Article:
To Wonsook Kim, art is always about life, about the importance of lived experience, and the ordering functions of language — both visual and verbal. Life is not always what we expect. Sometimes it is a mixed blessing, she seems to say, but it is always worth living for the truths which we can extract from its jumble of signs and events, from its parade of the unexpected and the unintended.
These paintings divide into broad themes marked by recurrent images: the journey with its figures wandering pilgrim-like through otherwise empty landscapes; the pleasures of fishing with its multicultural references to the traditions of rural life in Korea and the rituals of American leisure; the bird bathe with its feathered talisman observing the world from above. Paintings like The Blind Fortune Teller and His Wife and The Useless Tree convey very large truths through very small forms. The former recalls the futility of searching for something that is always somewhere else; the latter, based on a Confucian story in which a tree’s ability to provide shade is discovered only after the tree is cut down, tells of the limitations of understanding. Others, like Asleep on a Cliff, are based on actual experiences which turn out to contain hidden dimensions of meaning as when Wonsook and her husband while on a camping trip select a site for their sleeping bags in the dark, only to discover at daybreak that the spot which seemed so safe is, in fact, at the edge of a precipice. Still others, as for example, My place and Night Bird combine more than one point of view and frame more than one scene at a time, so that we think at once of the microcosm and the macrocosm.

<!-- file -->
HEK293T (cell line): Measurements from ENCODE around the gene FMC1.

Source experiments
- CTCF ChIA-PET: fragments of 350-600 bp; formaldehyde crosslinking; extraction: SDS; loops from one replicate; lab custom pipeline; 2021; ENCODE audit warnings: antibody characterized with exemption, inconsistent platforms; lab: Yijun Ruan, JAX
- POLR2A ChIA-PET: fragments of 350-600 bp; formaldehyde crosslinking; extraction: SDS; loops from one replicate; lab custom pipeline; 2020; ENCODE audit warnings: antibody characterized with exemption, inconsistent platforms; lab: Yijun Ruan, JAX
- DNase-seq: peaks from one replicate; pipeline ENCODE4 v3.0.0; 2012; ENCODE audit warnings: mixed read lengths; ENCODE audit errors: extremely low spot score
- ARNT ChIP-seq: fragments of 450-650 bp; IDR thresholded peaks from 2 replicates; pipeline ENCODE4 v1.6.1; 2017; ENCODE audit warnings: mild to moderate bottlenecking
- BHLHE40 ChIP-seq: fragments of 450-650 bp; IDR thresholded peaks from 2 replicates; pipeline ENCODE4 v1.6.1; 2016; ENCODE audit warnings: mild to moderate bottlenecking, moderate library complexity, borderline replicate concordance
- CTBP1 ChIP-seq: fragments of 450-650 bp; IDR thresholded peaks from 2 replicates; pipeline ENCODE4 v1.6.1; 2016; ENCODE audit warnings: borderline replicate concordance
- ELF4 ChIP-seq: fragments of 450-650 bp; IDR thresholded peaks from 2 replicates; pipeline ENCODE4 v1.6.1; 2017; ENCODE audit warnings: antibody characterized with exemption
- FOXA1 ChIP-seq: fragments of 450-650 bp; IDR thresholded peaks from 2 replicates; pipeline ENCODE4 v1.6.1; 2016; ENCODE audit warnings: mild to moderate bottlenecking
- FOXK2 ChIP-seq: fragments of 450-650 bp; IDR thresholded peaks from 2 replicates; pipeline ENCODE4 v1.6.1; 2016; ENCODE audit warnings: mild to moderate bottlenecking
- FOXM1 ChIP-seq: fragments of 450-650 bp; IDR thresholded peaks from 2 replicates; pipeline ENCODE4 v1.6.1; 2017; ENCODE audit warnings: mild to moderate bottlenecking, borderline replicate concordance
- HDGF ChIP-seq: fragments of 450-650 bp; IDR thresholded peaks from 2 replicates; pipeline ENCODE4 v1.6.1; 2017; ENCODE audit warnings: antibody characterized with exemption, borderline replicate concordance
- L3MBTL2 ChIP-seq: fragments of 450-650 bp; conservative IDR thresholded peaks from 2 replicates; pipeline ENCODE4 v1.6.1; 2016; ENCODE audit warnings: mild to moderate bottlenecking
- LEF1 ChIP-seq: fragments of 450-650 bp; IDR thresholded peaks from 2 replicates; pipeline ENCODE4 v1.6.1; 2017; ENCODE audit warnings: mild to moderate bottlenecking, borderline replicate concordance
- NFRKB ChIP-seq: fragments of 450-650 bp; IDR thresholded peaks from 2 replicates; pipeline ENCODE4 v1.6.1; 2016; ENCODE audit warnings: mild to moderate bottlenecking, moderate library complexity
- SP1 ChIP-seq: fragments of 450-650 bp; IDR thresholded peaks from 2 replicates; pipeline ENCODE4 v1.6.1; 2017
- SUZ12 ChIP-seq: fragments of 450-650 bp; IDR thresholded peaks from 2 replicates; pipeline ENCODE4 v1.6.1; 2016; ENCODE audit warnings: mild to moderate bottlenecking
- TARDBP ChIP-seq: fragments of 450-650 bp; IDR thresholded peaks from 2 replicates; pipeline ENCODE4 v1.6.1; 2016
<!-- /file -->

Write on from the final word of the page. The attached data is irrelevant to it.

In this visual world in which less is always more, and in which images are always signs pointing toward larger structures of meaning, Wonsook Kim displays a powerful control over her medium. The untutored look of these paintings, with their cursory definitions and apparently artless surfaces, is possible only because of the highly sophisticated paint handling and the first-rate ordering intelligence of a painter who has consistently refused virtuosity in favor of communication. In so doing, she has taken us one step closer to what the French call peinture-poesie, or the ability of the image to signal its meaning in more than one language.